"You are wrong. I have never had a chance to make use of any privileges of the nobility. I lived on what I earned myself; my scientific career was not interrupted by the Revolution. I want to remind you that this same nobility, his rank of a General and a high position, did not prevent my own uncle from becoming a loyal servant of the Revolution and a member of the Revolutionary War Council. You must have heard of him."

The examining officer kept silent, not knowing how to parry this unexpected move. He waited a few minutes, then filled in the questionnaire, "Is in sympathy."

Here at least was one small victory for me.

I understood why he was insisting. If it could be established that I belonged to the nobility and was not in sympathy with the Soviet Government, "wrecking activity" would be a logical deduction.

He made another attempt.

"But you have  criticized the actions of the Soviet Government!"


"Again you don't want to be frank, even in a small matter like this. I will not conceal from you that your situation is very serious, the evidence against you is very strong, you are in danger of being shot, but I am sorry for you. Be frank and I will endeavor to come to terms with you. Is it possible that you can assert that you never criticized the actions of the Soviet Government?"

"Yes, I can."

"What are you doing this for? We Communists, we the GPU workers, don't we criticize the actions of the Soviet Government?"

"I don't know. But I never did."

"Let's take an example: didn't the bread lines ever arouse your indignation?"

"I believed the bread lines were not 'actions of the Soviet Government.'"

"All right. Let it be as you please." He picked up his pen. "No, we will not put this down."

"As you see fit."

And here again his way of procedure was quite clear to me. If I had admitted that I had "criticized" he would have forced me to say that it had happened more than once, would have questioned me regarding when and with whom I had carried on such conversations, and this would give material for a "frank confession" which would have been classed according to Article 58, Paragraph 10 as "counterrevolutionary agitation" punishable by three to ten years in a concentration camp. The persons I might have mentioned would become the "counter-revolutionary organization," to which would be added the names of those at whose homes we could have been meeting, and this in its turn would be interpreted, according to Article 58, Paragraph 11as "counter-revolutionary propaganda"; the two points combined would call for the death penalty.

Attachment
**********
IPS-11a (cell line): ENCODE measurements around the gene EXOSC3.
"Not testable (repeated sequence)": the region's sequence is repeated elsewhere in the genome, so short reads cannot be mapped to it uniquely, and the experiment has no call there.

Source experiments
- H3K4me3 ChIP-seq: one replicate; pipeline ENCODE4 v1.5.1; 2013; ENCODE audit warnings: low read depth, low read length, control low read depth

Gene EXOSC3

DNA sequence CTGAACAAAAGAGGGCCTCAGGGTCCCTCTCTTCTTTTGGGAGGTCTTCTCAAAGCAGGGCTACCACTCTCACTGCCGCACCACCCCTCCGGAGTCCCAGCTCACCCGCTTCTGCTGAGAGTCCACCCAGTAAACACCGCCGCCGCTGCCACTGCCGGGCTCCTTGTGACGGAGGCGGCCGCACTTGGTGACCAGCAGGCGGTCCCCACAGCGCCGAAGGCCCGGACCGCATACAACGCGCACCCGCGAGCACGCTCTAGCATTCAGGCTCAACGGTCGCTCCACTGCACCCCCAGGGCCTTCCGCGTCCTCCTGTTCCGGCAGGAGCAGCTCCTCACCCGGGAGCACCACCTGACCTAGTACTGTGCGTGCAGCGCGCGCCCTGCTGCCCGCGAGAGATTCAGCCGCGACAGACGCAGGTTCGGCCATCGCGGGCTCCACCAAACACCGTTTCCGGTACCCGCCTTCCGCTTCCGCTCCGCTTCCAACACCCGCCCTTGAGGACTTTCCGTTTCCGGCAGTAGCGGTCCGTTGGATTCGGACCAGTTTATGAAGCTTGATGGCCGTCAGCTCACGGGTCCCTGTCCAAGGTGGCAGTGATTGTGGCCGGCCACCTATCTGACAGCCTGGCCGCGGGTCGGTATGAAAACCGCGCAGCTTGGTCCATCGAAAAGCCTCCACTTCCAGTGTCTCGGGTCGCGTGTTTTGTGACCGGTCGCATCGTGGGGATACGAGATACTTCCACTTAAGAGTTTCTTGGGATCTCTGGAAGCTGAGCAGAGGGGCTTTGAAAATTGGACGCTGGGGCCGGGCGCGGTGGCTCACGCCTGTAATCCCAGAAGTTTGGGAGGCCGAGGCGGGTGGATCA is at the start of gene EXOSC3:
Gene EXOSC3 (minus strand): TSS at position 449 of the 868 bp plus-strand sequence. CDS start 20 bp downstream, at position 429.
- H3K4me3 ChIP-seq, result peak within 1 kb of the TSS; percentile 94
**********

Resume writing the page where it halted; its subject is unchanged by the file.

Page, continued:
He thought for a while and decided to make one last attack in the same direction.

"Is it also possible that you never told any anti-Soviet jokes?"

"No, I don't like jokes."

"And you never heard any?"

"No, I never listened to them,"

The face of the examining officer was becoming cruel and cold. He was looking straight into my eyes, watching every movement I made.

"And do you know that one should not lie at a cross-examination?"

"I know. I didn't tell and didn't listen to anti-Soviet jokes."

We looked at each other suspiciously.

This time my lie was quite apparent: there is not a single man in Sovietland, high or low, who does not tell such jokes. It is the only bit of freedom of speech left in the U.S.S.R., something that cannot be throttled by any censorship or any terror, in spite of the fact that the spreading of such anecdotes is punishable as counter-revolutionary agitation by sentences of ten years in a concentration camp.

"Very well. Your character and your 'sincerity' are clear to me. We will take it into account during the further conduct of the investigation. But—" he suddenly again changed his threatening tone to an expression of friendly and frank advice—"I advise you to give good thought to the way you behaved at this cross-examination. You are bringing about your own destruction. You belong to the nobility. We are not persecuting for social origin, but it is clear to us that you are our class enemy if only on account of your parentage. We need proofs of your sincere desire to go with us and not against us," recited the examining officer repeating words he had probably said hundreds of times before.

I replied coldly and with reserve that I was guilty of no crime, that I was quite certain that it was all a misunderstanding which would soon be cleared up and that I would be released.